0
$\begingroup$

I have timeseries data with 1 minute cadence with 4 features, and I want to try to predict the time-evolution of 2 of these features using a RNN using LSTMs in Keras. My aim is to predict the e.g. next 10 minutes of data for these two features, based on the last hour of data of the 4 features.

I have previously constructed a RNN which can predict a single timestep for each 60 minute data input, using keras (many-to-one). Since I only predict a single timestep (minute), I need to predict all 4 features, to be able to use this model to predict up to 10 timesteps (minutes) iteratively. The model looks like this:

from keras.models import Sequential
from keras.layers import Dense, LSTM, Dropout, Activation, BatchNormalization

model = Sequential()
model.add(LSTM(32, return_sequences=True, input_shape=(shape,4)))
# ... more hidden LSTM layers
model.add(LSTM(32))
model.add(Dense(4))

My input data are timeseries of the features, data. I use MinMaxScaler in scikit-learn to normalize the features to (0,1). I then use TimeseriesGenerator from keras to generate the training data. I use a length of 60 to provide the RNN with 60 timesteps of data in the input.

from keras.preprocessing.sequence import TimeseriesGenerator

# data.shape is (n,4), n timesteps
tsgen = TimeseriesGenerator(data, data, length=60, batch_size=240)

I then fit the model, with checkpointing:

mcp = ModelCheckpoint("rnn_{epoch:03d}_{loss:.6f}.h5")
model.fit_generator(tsgen, epochs=30, callbacks=[mcp])

I would now like to a prediction "many-to-many", so that I do not need to predict all 4 features, but rather predict the next 10 timesteps of the 2 sought-after features.

I have looked at the TimeDistributed layer for keras, but according to the documentation that will only allow me to predict 60 values (i.e. the length of my input timestep shape). How do I use that to predict only the next 10 minutes of data, based on the last 60 minutes? How would I write that in keras? Do I need to use my own TimeseriesGenerator to account for the target vector? For example, is it sufficient to fill the last 50 minutes of the target vector with zeros, and just use the TimeDistributed layer?

$\endgroup$
0
$\begingroup$

If you're still interested in this, I would check out this thread: https://github.com/keras-team/keras/issues/6063. A sample model might look like this:

model = Sequential()  
model.add(LSTM(input_dim=1, output_dim=hidden_neurons, return_sequences=False))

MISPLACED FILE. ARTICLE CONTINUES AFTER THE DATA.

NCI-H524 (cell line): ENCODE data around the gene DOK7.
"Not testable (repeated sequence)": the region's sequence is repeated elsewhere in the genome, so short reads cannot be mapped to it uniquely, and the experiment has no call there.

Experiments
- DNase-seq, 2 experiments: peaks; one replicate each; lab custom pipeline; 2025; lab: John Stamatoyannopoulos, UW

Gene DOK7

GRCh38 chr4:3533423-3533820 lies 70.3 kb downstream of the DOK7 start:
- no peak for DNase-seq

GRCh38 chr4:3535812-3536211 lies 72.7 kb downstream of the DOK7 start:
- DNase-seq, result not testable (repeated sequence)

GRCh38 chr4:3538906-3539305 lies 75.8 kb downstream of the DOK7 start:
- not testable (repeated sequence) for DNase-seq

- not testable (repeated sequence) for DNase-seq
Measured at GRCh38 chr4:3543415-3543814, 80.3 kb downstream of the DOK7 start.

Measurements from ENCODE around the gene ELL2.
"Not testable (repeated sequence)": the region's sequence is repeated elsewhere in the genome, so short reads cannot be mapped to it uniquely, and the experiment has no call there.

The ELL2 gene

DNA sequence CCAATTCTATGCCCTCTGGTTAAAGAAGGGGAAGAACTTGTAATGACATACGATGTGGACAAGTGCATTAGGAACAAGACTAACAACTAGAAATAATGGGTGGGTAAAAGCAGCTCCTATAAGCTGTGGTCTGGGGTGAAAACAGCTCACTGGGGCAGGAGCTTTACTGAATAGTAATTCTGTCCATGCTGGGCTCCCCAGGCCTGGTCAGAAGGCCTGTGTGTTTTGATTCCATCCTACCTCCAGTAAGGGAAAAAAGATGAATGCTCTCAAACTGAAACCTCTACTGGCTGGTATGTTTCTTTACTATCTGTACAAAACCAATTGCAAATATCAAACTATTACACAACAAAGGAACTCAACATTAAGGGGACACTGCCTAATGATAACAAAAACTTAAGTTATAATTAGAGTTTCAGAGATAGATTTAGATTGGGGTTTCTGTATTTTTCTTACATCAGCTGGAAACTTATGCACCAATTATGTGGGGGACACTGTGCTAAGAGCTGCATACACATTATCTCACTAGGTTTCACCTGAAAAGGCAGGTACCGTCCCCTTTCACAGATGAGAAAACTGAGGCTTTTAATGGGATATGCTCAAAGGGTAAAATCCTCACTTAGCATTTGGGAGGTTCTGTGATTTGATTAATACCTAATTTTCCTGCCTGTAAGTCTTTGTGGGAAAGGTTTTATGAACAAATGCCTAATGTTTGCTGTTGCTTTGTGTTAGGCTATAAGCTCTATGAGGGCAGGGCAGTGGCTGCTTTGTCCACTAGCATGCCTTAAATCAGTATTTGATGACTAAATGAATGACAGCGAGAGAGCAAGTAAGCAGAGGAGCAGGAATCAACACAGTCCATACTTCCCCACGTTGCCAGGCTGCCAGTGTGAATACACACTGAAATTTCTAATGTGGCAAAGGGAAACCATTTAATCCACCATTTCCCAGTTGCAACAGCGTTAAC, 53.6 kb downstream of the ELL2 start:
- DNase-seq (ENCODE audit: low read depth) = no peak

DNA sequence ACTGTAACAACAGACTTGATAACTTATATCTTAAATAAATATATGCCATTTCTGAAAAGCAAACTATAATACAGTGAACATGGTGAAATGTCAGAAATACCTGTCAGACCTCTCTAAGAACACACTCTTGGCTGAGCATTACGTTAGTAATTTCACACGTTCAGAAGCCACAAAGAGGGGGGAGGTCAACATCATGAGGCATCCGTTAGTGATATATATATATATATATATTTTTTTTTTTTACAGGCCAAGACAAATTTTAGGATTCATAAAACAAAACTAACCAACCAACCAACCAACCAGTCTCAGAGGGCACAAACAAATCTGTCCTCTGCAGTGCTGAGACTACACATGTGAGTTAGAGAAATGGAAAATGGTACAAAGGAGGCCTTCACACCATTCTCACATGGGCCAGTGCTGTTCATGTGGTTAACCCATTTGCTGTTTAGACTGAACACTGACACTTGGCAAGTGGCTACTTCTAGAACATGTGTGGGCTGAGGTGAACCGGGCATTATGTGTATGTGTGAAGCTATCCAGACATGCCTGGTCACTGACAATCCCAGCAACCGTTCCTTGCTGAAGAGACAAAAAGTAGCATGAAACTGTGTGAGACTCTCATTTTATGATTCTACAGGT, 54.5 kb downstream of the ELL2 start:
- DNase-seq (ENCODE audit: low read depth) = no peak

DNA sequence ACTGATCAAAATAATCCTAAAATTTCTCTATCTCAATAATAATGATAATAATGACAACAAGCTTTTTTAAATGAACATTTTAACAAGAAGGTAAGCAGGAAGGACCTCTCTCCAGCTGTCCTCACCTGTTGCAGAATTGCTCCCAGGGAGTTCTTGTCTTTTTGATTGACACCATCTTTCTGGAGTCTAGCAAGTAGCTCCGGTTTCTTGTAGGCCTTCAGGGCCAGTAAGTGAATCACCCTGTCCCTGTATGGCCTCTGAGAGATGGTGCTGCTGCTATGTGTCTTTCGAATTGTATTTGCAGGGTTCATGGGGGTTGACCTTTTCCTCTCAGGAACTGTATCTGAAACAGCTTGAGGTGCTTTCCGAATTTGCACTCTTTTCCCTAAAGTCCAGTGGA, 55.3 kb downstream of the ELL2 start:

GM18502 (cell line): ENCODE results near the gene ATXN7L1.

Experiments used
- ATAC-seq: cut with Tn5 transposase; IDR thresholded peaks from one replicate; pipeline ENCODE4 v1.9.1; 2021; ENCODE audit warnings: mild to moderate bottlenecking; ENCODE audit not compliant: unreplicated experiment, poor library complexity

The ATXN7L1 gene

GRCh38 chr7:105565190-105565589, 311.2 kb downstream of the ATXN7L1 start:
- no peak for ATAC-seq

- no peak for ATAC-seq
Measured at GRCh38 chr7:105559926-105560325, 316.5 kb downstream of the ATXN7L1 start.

model.add(RepeatVector(X)) #X = number of time steps you want to forecast
model.add(LSTM(output_dim=hidden_neurons, return_sequences=True))  
model.add(TimeDistributed(Dense(1)))
model.add(Activation('linear'))   
model.compile(loss='mean_squared_error', optimizer='rmsprop', metrics=['accuracy']) 

I am also pretty interested in doing something similar and might end up coming back to it because it looks promising. I hope this helps!

$\endgroup$
5
  • $\begingroup$ Although implementation is often mixed with substantive content in questions, we are supposed to be a site for providing information about statistics, machine learning, etc., not code. It can be good to provide code as well, but please elaborate your substantive answer in text for people who don't read this language well enough to recognize & extract the answer from the code. $\endgroup$ – gung - Reinstate Monica Oct 4 '19 at 1:26
  • $\begingroup$ Thank you for the answer, I have yet to understand how and why this is an implementation of "many-to-many". Isn't this example still "many-to-one", i.e. it predicts a single value? Though I have not invested more time into this, since this was just a quick-shot pet project, to do a proof-of-concept. $\endgroup$ – Christoph Terasa Oct 4 '19 at 9:36
  • $\begingroup$ @gung it's clear the author understands code, which is why I included it in the answer. I haven't provided a further explanation because the link I included provides more information than I can provide--hence my linking to it. If code is the limiting factor for other readers, then I don't believe this question is for them. I wholeheartedly understand where your comment is coming from, but I believe it serves more of a purpose for code-heavy answers to questions where code is not originally mentioned or isn't critical to the question. That is not the case here. $\endgroup$ – eorland Oct 4 '19 at 21:22
  • $\begingroup$ @ChristophTerasa My elementary understanding of the TimeDistributed layer is that it returns a sequence of values. This would make it 'many to many', although if you consider the sequence a single output, then it would be 'many to one', but I don't think that is correct. Like for most Machine Learning things, there is a Machine Learning Mastery article about it: machinelearningmastery.com/…. This helps clarify that the TimeDistributed layer can return sequences. $\endgroup$ – eorland Oct 4 '19 at 21:26
  • $\begingroup$ Last thing! Still sifting through the noise. I think this article is a great resource: machinelearningmastery.com/… $\endgroup$ – eorland Oct 8 '19 at 4:07

Your Answer

By clicking “Post Your Answer”, you agree to our terms of service, privacy policy and cookie policy

Not the answer you're looking for? Browse other questions tagged or ask your own question.